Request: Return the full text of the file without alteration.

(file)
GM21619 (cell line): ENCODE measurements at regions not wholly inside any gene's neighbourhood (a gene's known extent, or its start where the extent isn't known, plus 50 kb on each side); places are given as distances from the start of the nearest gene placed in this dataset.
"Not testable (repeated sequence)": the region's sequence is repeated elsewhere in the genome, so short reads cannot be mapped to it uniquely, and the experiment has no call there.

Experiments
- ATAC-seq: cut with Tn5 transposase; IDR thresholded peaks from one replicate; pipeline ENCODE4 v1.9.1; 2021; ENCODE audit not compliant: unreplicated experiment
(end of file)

GM21619 (cell line): ENCODE measurements at regions not wholly inside any gene's neighbourhood (a gene's known extent, or its start where the extent isn't known, plus 50 kb on each side); places are given as distances from the start of the nearest gene placed in this dataset.
"Not testable (repeated sequence)": the region's sequence is repeated elsewhere in the genome, so short reads cannot be mapped to it uniquely, and the experiment has no call there.

Experiments
- ATAC-seq: cut with Tn5 transposase; IDR thresholded peaks from one replicate; pipeline ENCODE4 v1.9.1; 2021; ENCODE audit not compliant: unreplicated experiment